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Presidential candidates come up repeatedly in final debate between Hassan, Ayotte

  • Republican Sen. Kelly Ayotte (left) speaks as her Democratic challenger, Gov. Maggie Hassan, listens during a televised debate Wednesday. The two traded jabs over the presidential nominees. Jim Cole / ap

  • Candidates for U.S. Senate Republican incumbent Kelly Ayotte,left and Democratic challenger Gov. Maggie Hassan are seen during a live televised debate Wednesday, Nov. 2, 2016, in Manchester, N.H. (AP Photo/Jim Cole/POOL) Jim Cole



Monitor staff
Thursday, November 03, 2016

The presidential candidates loomed large in Wednesday night’s final U.S. Senate debate, as Republican Kelly Ayotte and Democrat Maggie Hassan found themselves having to explain their support for their respective party nominees.

When the two stood on a debate stage in early October, Ayotte was still supporting her party’s presidential nominee, Donald Trump. Just a few days later, she renounced that support after the leak of a video showing Trump bragging about groping and kissing women without their permission.

During Wednesday night’s WMUR debate, Ayotte was asked why she hadn’t withdrawn her support from Trump earlier, after multiple comments he had made about people with disabilities, minorities and the Gold Star family of Army Capt. Humayun Khan.

Ayotte’s tepid support for Trump has been attacked by Republicans and Democrats alike; the senator had repeatedly said she would “support but not endorse” the nominee.

“I called Donald Trump out on numerous occasions, including the examples you gave,” Ayotte said. “My actions speak for themselves. I’ve actually taken the action of saying that I’m not going to be voting for our nominee.”

Hassan hit her opponent on that Wednesday night, saying Ayotte still supports Trump’s political agenda.

“She can try to distance herself as she did on multiple occasions,” Hassan said, “but, in fact, she said on 35 different occasions that she supported him. She called him a role model for our children. And then when the political winds seemed to change, that’s when she changed her position.”

But Hassan also found herself having to defend Democratic nominee Hillary Clinton, after recent reports that the FBI reopened its investigation into the use of Clinton’s private email server.

Though little information is known about whether a newly discovered batch of emails from a Clinton aide contains anything from the former secretary of state, Ayotte seized the chance to paint Hassan as a candidate who would support Clinton no matter what.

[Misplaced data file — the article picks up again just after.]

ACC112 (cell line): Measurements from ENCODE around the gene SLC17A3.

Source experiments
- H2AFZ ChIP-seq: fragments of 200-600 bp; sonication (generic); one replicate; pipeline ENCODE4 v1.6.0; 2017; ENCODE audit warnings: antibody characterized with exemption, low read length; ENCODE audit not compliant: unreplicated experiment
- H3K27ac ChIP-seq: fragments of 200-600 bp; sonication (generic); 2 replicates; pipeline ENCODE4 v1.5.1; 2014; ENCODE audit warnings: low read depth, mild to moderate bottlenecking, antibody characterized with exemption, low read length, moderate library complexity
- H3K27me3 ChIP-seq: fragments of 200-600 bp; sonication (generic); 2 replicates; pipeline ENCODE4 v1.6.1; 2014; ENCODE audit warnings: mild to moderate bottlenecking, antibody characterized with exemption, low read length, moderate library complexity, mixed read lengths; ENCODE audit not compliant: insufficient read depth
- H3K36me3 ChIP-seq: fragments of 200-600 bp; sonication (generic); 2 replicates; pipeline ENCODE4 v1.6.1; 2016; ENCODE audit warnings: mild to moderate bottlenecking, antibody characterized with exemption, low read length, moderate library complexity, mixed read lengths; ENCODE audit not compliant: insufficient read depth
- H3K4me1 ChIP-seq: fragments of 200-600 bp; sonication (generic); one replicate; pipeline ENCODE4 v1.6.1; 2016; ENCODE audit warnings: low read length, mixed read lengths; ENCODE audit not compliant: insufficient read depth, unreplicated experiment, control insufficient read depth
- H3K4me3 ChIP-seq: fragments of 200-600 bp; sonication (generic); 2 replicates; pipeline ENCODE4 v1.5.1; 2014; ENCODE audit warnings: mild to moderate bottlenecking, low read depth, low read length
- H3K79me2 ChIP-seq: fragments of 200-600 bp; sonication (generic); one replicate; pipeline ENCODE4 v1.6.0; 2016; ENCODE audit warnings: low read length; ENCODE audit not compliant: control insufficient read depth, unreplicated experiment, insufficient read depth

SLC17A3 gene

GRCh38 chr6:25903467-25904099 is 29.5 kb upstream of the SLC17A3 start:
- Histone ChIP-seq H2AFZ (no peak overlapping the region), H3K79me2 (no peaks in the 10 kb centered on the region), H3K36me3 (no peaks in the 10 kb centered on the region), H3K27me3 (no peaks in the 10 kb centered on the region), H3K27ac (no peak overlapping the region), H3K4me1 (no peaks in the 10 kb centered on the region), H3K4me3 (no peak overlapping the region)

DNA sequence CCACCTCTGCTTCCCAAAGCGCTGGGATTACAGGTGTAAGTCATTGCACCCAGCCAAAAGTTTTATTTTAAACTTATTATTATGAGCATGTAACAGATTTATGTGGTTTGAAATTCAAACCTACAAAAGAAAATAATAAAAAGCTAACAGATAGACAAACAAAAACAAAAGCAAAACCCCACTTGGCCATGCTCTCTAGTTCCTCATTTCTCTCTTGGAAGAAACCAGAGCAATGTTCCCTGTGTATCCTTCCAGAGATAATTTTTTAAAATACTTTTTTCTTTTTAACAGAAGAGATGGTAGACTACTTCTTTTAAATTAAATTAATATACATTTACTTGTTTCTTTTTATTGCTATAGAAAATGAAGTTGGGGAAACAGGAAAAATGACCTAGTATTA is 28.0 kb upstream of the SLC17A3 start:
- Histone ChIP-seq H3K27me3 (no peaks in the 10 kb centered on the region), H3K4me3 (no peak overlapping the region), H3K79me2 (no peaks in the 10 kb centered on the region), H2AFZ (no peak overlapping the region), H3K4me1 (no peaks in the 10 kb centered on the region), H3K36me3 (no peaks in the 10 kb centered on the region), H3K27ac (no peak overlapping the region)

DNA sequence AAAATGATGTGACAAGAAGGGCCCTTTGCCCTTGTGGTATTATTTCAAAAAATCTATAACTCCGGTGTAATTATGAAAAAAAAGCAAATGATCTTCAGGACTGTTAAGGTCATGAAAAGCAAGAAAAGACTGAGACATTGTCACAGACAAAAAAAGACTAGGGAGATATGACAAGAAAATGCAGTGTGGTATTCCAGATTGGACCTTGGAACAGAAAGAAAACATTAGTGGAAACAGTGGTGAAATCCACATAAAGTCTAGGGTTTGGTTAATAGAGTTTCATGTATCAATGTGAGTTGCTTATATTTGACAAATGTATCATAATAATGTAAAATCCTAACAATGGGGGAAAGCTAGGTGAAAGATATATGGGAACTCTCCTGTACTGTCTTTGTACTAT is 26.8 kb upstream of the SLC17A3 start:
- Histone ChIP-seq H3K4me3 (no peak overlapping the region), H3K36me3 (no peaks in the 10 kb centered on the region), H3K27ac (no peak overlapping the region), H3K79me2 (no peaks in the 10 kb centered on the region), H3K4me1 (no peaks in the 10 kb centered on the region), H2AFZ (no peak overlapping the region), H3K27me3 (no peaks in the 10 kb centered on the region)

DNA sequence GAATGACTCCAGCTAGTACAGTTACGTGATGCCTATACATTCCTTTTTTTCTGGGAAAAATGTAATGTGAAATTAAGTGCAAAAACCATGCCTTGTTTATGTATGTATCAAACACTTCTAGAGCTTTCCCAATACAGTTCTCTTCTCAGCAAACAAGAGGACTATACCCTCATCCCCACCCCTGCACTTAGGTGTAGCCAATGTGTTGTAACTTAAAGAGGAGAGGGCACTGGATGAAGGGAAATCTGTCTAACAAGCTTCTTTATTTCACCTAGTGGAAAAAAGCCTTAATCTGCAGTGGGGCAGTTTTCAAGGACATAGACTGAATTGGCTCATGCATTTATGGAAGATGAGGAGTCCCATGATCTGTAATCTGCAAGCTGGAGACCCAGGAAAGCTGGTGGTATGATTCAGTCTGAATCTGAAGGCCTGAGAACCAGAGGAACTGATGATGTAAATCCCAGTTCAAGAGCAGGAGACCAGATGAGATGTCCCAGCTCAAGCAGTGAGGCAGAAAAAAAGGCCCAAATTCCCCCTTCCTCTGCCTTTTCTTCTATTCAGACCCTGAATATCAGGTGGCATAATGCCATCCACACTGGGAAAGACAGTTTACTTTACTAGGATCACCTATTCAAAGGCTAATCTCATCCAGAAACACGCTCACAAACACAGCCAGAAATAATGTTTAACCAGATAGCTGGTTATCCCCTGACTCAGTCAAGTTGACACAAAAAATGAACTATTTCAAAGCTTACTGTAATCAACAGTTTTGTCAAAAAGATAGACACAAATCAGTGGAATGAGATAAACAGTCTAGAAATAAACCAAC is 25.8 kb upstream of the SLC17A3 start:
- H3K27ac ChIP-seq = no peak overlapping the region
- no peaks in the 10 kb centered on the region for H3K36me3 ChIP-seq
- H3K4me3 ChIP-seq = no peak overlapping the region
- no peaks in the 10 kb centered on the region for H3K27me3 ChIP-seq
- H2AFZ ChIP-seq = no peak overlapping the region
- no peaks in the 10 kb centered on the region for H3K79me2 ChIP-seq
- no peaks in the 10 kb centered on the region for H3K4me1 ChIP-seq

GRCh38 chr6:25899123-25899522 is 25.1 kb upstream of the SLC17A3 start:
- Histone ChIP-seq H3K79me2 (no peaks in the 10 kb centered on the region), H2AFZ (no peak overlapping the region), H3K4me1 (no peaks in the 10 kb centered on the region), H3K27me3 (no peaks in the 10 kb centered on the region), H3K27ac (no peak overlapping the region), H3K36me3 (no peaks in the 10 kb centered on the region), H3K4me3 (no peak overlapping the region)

“She has not stepped away from Hillary Clinton on one thing,” Ayotte said.

Saying she hoped to get more information from the FBI on what the new batch of emails contained, Hassan also refuted the characterization that she in lockstep with Clinton.

“I have said repeatedly that her use of emails was a mistake. She has said so as well,” Hassan said. “She has apologized, I think that’s appropriate.”

Recent weeks have seen a hotly contested Senate race grow even more contentious. Polls remain tight; a recent polling average from Real Clear Politics shows Ayotte up by 1.8 percent, but it says the race is a toss-up.

During Wednesday’s debate, the candidates also clashed on issues ranging from Pell Grants to gun control measures.

One of the most contentious moments came during a question about President Obama’s Supreme Court nominee.

Ayotte is one of the Republican senators refusing to hold hearings on nominee Merrick Garland until a new president is elected.

The senator said she believes it’s important to let the American people weigh in on a new Supreme Court justice by electing a new president.

Hassan slammed those actions, saying Senate Republicans are simply trying to move gridlock from one branch of government to another.

“We do have divided government and often, unfortunately the executive branch and the legislative branch have been at odds. It was the Supreme Court that served as kind of a tie-breaker for that,” Hassan said. “And Sen. Ayotte and her party decided to bring gridlock as they have to their work in Congress to the court.”

Another point of contention was over Pell Grants, a federal subsidy to help students pay for college.

Ayotte denied voting for budget bills with significant cuts to Pell Grants, as well as later voting against an amendment to restore the money.

“That’s not true; that budget resolution did not cut Pell Grants. What it did was make sure there was annual oversight over the spending of Pell Grants,” she said, adding that she has worked to expand the amount of federal dollars going to students.

Hassan pushed back on that assessment, putting a number on Ayotte’s vote to cut education funds: $90 billion.

One thing the two were able to agree on was tightening security and vetting for refugees coming into the United States.

Hassan drew criticism from members of her own party last year when she was the only Democratic governor to call for a temporary pause in Syrian refugee resettlement after the Paris terrorist attacks.

She has reiterated that stance, saying states do not get enough information on refugees from the federal government. Ayotte agreed, saying Senate intelligence also does not have enough information on who refugees are.

(Ella Nilsen can be reached at 369-3322, enilsen@cmonitor.com or on Twitter @ella_nilsen.)